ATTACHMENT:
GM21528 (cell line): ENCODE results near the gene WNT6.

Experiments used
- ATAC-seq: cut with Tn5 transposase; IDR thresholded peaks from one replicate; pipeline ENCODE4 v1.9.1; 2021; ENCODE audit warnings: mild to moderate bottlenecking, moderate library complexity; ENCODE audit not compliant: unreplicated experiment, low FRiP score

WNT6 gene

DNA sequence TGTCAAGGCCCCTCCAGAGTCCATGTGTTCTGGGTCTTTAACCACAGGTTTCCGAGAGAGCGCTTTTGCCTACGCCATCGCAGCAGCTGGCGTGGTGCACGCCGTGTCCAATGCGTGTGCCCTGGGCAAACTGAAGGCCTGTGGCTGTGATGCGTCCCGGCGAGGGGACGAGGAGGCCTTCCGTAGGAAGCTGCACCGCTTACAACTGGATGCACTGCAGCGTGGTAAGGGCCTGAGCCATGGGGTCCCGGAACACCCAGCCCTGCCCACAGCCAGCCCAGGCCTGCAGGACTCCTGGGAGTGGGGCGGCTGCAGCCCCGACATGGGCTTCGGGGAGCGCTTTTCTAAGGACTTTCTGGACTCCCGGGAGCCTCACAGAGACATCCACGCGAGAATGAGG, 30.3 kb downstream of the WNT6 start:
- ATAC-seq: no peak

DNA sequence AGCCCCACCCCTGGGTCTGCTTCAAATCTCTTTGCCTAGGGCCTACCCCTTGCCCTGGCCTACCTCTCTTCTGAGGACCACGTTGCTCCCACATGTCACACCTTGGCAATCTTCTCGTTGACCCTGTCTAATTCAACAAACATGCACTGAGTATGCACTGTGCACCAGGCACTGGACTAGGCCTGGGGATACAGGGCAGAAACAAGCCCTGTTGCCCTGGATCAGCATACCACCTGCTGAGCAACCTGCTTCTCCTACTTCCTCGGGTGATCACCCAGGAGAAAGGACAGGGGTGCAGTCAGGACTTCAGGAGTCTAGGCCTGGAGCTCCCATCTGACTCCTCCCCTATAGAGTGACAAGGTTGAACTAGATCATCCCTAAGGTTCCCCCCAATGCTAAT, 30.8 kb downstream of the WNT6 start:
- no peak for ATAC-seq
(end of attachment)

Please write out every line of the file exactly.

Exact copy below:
GM21528 (cell line): ENCODE results near the gene WNT6.

Experiments used
- ATAC-seq: cut with Tn5 transposase; IDR thresholded peaks from one replicate; pipeline ENCODE4 v1.9.1; 2021; ENCODE audit warnings: mild to moderate bottlenecking, moderate library complexity; ENCODE audit not compliant: unreplicated experiment, low FRiP score

WNT6 gene

DNA sequence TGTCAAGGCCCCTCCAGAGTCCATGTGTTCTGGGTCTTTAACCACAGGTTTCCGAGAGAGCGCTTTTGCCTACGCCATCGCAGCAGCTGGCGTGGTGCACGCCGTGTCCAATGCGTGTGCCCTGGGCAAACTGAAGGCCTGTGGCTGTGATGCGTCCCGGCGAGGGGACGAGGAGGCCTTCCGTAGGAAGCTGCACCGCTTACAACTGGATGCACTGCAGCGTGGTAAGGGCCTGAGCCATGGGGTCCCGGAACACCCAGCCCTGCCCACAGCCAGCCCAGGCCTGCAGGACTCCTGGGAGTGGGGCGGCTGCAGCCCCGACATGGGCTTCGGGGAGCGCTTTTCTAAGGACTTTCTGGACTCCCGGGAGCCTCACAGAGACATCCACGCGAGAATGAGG, 30.3 kb downstream of the WNT6 start:
- ATAC-seq: no peak

DNA sequence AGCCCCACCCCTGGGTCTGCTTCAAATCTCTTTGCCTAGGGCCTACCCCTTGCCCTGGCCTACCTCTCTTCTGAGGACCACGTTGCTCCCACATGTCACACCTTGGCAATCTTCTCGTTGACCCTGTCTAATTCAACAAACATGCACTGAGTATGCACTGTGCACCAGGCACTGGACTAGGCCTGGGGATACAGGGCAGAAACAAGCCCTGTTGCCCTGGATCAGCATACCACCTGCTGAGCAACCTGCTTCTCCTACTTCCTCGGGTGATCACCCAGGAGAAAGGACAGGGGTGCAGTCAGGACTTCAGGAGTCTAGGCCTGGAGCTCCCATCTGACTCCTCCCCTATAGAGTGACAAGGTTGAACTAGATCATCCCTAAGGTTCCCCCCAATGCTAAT, 30.8 kb downstream of the WNT6 start:
- no peak for ATAC-seq